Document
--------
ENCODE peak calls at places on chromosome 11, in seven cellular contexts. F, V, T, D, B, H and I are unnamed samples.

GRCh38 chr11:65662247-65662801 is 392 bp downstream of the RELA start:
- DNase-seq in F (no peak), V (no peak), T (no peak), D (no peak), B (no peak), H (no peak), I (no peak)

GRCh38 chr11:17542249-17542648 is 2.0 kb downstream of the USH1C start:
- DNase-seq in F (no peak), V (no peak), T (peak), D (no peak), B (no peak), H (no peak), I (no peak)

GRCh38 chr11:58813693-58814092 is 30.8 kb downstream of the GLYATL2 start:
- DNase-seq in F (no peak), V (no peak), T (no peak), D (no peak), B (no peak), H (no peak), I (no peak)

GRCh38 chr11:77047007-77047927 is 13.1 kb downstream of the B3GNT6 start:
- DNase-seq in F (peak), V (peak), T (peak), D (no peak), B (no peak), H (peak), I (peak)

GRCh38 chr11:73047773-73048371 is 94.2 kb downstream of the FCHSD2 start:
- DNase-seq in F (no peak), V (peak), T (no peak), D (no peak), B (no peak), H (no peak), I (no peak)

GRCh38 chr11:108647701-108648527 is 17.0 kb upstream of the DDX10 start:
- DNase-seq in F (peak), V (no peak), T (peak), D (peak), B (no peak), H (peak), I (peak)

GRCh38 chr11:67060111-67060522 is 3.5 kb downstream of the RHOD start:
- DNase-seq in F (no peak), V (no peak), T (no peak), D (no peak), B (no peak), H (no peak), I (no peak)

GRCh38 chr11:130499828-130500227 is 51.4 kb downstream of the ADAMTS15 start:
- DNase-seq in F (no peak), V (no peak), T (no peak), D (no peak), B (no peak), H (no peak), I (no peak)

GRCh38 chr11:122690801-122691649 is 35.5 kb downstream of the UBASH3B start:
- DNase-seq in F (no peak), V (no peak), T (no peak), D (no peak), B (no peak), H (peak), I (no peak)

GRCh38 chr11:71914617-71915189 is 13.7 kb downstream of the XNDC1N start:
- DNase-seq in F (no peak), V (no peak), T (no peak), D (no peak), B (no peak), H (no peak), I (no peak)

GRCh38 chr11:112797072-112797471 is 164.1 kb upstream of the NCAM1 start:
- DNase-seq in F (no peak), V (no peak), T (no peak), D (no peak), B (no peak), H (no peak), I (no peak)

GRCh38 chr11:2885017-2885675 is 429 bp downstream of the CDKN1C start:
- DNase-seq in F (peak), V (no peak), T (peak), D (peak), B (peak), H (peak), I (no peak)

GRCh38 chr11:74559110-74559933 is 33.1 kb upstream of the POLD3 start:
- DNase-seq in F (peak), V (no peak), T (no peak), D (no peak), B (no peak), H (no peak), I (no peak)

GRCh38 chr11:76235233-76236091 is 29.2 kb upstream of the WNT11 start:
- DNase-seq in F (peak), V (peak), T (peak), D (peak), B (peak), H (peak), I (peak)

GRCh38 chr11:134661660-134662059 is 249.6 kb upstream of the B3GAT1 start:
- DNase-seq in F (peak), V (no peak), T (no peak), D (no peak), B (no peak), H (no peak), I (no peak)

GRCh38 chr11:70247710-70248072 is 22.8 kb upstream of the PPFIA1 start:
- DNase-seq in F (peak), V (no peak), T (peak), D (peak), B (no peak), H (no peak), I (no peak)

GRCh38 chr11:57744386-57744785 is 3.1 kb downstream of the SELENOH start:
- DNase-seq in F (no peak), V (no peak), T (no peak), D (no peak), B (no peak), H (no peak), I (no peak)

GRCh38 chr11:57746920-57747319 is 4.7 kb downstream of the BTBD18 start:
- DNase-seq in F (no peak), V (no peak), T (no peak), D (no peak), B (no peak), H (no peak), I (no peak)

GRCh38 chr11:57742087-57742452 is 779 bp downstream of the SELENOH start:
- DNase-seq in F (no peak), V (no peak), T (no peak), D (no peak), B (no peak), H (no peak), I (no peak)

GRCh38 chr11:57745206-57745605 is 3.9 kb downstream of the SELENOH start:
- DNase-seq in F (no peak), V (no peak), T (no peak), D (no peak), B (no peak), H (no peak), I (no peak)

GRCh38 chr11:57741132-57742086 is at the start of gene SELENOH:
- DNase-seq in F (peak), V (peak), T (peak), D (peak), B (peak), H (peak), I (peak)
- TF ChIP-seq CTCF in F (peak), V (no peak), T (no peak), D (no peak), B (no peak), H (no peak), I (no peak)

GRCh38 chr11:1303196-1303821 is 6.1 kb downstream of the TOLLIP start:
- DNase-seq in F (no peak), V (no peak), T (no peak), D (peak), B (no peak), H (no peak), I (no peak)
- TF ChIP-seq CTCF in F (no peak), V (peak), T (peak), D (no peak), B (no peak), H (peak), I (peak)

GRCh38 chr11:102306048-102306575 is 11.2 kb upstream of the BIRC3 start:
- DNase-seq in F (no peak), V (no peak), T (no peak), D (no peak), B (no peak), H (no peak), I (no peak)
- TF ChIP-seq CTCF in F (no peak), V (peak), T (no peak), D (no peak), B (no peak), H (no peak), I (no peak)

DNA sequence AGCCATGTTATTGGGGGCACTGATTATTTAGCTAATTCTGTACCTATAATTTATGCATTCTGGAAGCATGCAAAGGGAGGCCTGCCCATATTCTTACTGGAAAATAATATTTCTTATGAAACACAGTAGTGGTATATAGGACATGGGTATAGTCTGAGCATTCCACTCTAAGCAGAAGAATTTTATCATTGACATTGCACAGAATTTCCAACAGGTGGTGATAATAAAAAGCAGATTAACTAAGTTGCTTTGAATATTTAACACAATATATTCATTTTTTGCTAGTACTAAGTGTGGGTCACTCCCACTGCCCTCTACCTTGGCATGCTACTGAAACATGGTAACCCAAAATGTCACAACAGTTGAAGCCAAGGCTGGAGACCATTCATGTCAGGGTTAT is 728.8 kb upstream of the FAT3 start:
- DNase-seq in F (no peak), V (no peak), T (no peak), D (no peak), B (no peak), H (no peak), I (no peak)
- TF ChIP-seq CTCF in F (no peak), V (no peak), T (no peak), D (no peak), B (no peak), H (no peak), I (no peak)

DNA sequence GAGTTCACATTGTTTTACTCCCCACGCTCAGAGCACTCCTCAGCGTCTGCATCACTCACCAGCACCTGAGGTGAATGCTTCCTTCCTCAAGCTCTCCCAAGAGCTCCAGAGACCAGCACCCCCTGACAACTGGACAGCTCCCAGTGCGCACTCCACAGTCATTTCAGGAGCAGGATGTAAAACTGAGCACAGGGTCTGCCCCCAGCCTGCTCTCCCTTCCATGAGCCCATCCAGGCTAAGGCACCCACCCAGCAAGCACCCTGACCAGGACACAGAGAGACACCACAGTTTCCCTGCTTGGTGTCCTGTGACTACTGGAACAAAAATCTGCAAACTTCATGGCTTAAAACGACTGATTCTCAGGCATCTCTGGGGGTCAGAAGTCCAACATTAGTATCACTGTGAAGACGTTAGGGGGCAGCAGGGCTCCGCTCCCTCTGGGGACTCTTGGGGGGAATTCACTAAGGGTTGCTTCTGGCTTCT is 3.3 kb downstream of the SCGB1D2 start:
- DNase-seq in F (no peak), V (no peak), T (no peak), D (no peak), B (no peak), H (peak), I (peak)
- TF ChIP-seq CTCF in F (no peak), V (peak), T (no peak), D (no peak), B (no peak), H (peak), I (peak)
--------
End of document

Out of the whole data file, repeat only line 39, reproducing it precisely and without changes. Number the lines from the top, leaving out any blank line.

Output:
- DNase-seq in F (no peak), V (no peak), T (no peak), D (no peak), B (no peak), H (no peak), I (no peak)